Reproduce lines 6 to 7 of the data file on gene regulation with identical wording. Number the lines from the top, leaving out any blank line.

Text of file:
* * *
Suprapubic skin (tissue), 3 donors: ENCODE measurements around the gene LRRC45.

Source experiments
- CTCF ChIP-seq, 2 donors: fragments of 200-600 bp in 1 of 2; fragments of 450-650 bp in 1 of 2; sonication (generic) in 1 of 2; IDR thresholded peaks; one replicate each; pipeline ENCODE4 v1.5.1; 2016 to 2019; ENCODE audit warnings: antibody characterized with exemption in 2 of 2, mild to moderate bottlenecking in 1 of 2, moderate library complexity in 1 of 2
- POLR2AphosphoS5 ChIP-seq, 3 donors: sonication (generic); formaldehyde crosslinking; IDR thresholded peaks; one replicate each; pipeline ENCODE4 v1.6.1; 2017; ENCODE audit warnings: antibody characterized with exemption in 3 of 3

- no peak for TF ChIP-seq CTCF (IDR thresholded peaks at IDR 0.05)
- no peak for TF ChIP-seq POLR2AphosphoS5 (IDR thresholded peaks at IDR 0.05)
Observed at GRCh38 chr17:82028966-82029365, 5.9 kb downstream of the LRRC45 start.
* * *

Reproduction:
- no peak for TF ChIP-seq POLR2AphosphoS5 (IDR thresholded peaks at IDR 0.05)
Observed at GRCh38 chr17:82028966-82029365, 5.9 kb downstream of the LRRC45 start.